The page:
hydrate used in this lab was Copper (ll) Sulfate Pentahydrate. To heat the hydrate in this lab a
Copper is a chemical element with the symbol Cu and atomic number twenty-nine. It is also a solid at room temperature. Copper was most likely the first element ever manipulated by humans. In fact, humans discovered copper during the Paleolithic era. Copper was also very important during the copper and bronze age. Copper is also a very important element in the medical field. Also, the united states penny was originally made from pure copper. Finally, the Statue of Liberty did not always look green.
Corrosive to eye contact and skin contact. If there is contact rinse the area with water for 15 minutes.
Consider the physical and chemical changes when you add hydrochloric acid to the sodium carbonate. Next, collect some hydrochloric acid (liquid, HCI) from the hydrochloric acid beaker and insert 5 to 8 drops of hydrochloric acid on the watch glass with Na2CO3. Finally, observe the changes of the substance from before and after. The second test that we were to observe were the changes of copper (II) sulphate (liquid, CuSO4) when added sodium carbonate (liquid, Na2CO3). Firstly is to add one dropper full of copper sulphate into one plastic cup. Secondly is to add one dropper full of sodium carbonate into another plastic cup, remembering to use a different dropper. After, is to observe any changes of the two solutions. Think about what would happen when you combine these two solutions together. Finally, combine the two solutions together and observe the changes from before change, during change, and after change. The third test we did was investigating the change of copper (II) sulphate (solid, CuSO4) when added water (H2O). The first step is to insert, the size of a pea, solid copper into a clean test tube. Think about what’s going to happen to the copper (II) sulphate when added water. Secondly, fill the test tube with copper (II) sulphate 2/3 full of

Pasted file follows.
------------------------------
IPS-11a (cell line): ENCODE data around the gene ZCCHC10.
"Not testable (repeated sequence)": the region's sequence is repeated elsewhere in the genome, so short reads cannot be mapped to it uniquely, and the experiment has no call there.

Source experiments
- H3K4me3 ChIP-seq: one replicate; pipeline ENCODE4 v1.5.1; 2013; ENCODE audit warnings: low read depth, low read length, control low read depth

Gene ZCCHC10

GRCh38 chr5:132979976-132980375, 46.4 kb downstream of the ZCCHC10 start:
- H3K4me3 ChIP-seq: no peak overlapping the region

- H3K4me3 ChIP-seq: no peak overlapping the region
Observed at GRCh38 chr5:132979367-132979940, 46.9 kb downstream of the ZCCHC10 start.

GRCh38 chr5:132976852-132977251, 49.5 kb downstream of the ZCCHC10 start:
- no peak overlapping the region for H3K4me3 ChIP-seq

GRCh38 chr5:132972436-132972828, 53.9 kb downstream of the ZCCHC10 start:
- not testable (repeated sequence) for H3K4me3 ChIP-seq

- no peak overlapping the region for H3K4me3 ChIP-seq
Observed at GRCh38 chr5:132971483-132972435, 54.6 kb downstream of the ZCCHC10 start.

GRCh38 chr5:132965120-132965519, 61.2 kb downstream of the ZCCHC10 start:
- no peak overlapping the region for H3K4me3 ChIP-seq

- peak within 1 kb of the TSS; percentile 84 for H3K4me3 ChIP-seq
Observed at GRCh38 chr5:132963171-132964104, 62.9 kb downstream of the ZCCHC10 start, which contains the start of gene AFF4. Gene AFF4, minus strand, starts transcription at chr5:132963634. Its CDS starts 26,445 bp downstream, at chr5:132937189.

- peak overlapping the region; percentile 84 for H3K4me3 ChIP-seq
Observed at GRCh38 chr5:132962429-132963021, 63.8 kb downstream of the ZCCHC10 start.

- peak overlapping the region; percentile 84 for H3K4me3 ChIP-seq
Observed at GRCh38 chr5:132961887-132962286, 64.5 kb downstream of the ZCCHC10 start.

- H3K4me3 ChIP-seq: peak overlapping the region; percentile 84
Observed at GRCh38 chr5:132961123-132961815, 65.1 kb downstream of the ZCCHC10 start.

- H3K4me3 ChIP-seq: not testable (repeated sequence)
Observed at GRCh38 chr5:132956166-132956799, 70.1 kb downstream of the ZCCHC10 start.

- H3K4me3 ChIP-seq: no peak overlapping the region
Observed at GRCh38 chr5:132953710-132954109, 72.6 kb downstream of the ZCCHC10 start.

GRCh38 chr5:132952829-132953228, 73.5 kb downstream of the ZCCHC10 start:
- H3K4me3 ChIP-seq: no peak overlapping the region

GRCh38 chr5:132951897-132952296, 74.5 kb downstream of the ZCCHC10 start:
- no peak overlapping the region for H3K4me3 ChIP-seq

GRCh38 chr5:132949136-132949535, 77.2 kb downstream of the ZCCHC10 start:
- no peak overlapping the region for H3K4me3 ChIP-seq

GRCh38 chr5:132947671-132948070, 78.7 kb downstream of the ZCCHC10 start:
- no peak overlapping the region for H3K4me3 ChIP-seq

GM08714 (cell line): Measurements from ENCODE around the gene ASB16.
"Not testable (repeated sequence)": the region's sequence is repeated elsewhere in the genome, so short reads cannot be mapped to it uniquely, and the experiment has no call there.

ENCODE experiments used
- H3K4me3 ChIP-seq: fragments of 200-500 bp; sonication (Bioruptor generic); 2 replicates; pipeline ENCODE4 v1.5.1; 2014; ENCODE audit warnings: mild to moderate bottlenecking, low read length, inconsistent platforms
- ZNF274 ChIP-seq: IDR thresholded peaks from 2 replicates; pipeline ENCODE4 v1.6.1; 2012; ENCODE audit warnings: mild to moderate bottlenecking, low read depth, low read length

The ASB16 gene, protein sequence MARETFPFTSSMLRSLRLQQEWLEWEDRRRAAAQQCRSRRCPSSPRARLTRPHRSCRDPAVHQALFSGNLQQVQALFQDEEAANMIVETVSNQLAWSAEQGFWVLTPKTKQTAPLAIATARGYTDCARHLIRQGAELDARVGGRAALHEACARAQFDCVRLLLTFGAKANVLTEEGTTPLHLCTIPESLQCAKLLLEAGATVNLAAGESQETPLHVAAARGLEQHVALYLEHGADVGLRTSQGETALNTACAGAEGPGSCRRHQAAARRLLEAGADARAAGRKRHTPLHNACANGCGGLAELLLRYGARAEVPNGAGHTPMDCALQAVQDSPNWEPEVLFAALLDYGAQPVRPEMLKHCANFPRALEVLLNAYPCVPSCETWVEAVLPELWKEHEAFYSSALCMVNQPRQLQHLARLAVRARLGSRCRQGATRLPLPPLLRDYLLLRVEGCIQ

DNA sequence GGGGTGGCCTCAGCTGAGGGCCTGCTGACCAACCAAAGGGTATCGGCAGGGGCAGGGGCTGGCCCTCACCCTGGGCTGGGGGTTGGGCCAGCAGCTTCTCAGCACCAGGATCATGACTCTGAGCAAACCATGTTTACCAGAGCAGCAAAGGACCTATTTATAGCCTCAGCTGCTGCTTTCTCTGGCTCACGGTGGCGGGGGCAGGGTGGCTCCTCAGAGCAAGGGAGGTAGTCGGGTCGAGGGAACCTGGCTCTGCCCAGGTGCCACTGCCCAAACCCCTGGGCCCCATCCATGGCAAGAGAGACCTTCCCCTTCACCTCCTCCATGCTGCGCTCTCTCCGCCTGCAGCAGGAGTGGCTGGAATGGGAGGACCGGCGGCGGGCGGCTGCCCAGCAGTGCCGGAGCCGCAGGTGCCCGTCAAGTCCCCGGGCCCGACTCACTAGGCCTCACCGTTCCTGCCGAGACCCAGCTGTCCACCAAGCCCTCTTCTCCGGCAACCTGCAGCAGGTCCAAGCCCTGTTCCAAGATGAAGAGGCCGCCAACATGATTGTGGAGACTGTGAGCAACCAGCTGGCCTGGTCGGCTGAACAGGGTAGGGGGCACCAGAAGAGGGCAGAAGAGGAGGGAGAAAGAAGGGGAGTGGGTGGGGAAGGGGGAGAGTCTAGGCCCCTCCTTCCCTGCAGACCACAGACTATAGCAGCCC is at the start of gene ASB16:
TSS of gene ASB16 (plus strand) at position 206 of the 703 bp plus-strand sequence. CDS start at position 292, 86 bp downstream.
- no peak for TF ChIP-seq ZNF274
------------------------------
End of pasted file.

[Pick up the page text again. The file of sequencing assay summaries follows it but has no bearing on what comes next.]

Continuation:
And the mixture turned black after heated it with strong flame for 5 minutes. The mass of copper was found by subtracting the mass of crucible and cover from the mass of the crucible, cover, and copper. Also, the mass of copper sulfide was calculated by subtracting the mass of crucible and cover from the mass of crucible, cover, and copper sulfide. Then the mass of copper sulfide was subtracted by the copper to get the mass of sulfur.
A typical Ag-In phase diagram is shown in Figure-1, where seven equilibrium phases exist, out of which two are intermetallic phases i.e. Ag2In and AgIn2 also known as φ and γ phases, respectively .